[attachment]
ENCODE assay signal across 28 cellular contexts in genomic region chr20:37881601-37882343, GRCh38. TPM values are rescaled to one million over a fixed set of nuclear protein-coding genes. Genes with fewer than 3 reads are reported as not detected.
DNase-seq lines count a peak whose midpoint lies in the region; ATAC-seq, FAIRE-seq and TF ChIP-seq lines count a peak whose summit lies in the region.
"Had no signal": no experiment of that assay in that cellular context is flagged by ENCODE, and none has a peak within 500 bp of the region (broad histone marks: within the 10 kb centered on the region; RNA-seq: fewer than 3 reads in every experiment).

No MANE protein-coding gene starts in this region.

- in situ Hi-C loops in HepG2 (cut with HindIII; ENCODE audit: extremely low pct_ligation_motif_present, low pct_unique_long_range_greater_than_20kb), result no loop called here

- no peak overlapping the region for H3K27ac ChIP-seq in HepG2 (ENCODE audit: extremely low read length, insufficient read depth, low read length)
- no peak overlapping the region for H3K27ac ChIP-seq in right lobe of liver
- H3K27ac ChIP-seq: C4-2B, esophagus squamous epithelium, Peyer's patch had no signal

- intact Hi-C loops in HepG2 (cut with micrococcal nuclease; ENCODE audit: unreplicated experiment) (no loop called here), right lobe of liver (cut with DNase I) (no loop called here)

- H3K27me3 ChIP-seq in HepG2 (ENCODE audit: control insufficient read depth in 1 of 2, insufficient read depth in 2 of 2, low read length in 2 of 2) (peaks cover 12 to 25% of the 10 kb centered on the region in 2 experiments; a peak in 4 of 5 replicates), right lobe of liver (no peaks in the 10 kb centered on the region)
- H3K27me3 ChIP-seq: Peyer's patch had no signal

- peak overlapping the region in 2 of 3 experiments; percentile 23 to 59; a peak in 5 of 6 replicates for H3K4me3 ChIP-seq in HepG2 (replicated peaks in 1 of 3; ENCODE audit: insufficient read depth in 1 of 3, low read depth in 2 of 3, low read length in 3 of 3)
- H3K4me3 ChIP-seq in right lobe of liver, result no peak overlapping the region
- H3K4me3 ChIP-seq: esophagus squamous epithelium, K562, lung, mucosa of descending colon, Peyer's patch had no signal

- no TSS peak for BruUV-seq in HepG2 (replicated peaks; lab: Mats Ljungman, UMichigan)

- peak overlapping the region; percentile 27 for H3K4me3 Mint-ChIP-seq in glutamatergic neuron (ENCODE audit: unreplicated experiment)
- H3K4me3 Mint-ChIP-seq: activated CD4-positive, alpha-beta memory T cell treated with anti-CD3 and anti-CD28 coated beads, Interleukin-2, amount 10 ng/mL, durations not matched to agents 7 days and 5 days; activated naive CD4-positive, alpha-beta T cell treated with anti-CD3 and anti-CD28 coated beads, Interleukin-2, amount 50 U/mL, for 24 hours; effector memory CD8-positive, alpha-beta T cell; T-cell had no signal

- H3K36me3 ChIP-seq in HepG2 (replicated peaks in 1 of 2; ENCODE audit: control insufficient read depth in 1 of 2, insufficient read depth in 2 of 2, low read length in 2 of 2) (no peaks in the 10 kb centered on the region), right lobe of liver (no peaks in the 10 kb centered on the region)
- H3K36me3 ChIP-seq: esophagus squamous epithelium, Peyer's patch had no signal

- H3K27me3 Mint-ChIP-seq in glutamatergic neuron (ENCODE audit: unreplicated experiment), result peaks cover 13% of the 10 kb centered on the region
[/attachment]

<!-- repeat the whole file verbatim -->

ENCODE assay signal across 28 cellular contexts in genomic region chr20:37881601-37882343, GRCh38. TPM values are rescaled to one million over a fixed set of nuclear protein-coding genes. Genes with fewer than 3 reads are reported as not detected.
DNase-seq lines count a peak whose midpoint lies in the region; ATAC-seq, FAIRE-seq and TF ChIP-seq lines count a peak whose summit lies in the region.
"Had no signal": no experiment of that assay in that cellular context is flagged by ENCODE, and none has a peak within 500 bp of the region (broad histone marks: within the 10 kb centered on the region; RNA-seq: fewer than 3 reads in every experiment).

No MANE protein-coding gene starts in this region.

- in situ Hi-C loops in HepG2 (cut with HindIII; ENCODE audit: extremely low pct_ligation_motif_present, low pct_unique_long_range_greater_than_20kb), result no loop called here

- no peak overlapping the region for H3K27ac ChIP-seq in HepG2 (ENCODE audit: extremely low read length, insufficient read depth, low read length)
- no peak overlapping the region for H3K27ac ChIP-seq in right lobe of liver
- H3K27ac ChIP-seq: C4-2B, esophagus squamous epithelium, Peyer's patch had no signal

- intact Hi-C loops in HepG2 (cut with micrococcal nuclease; ENCODE audit: unreplicated experiment) (no loop called here), right lobe of liver (cut with DNase I) (no loop called here)

- H3K27me3 ChIP-seq in HepG2 (ENCODE audit: control insufficient read depth in 1 of 2, insufficient read depth in 2 of 2, low read length in 2 of 2) (peaks cover 12 to 25% of the 10 kb centered on the region in 2 experiments; a peak in 4 of 5 replicates), right lobe of liver (no peaks in the 10 kb centered on the region)
- H3K27me3 ChIP-seq: Peyer's patch had no signal

- peak overlapping the region in 2 of 3 experiments; percentile 23 to 59; a peak in 5 of 6 replicates for H3K4me3 ChIP-seq in HepG2 (replicated peaks in 1 of 3; ENCODE audit: insufficient read depth in 1 of 3, low read depth in 2 of 3, low read length in 3 of 3)
- H3K4me3 ChIP-seq in right lobe of liver, result no peak overlapping the region
- H3K4me3 ChIP-seq: esophagus squamous epithelium, K562, lung, mucosa of descending colon, Peyer's patch had no signal

- no TSS peak for BruUV-seq in HepG2 (replicated peaks; lab: Mats Ljungman, UMichigan)

- peak overlapping the region; percentile 27 for H3K4me3 Mint-ChIP-seq in glutamatergic neuron (ENCODE audit: unreplicated experiment)
- H3K4me3 Mint-ChIP-seq: activated CD4-positive, alpha-beta memory T cell treated with anti-CD3 and anti-CD28 coated beads, Interleukin-2, amount 10 ng/mL, durations not matched to agents 7 days and 5 days; activated naive CD4-positive, alpha-beta T cell treated with anti-CD3 and anti-CD28 coated beads, Interleukin-2, amount 50 U/mL, for 24 hours; effector memory CD8-positive, alpha-beta T cell; T-cell had no signal

- H3K36me3 ChIP-seq in HepG2 (replicated peaks in 1 of 2; ENCODE audit: control insufficient read depth in 1 of 2, insufficient read depth in 2 of 2, low read length in 2 of 2) (no peaks in the 10 kb centered on the region), right lobe of liver (no peaks in the 10 kb centered on the region)
- H3K36me3 ChIP-seq: esophagus squamous epithelium, Peyer's patch had no signal

- H3K27me3 Mint-ChIP-seq in glutamatergic neuron (ENCODE audit: unreplicated experiment), result peaks cover 13% of the 10 kb centered on the region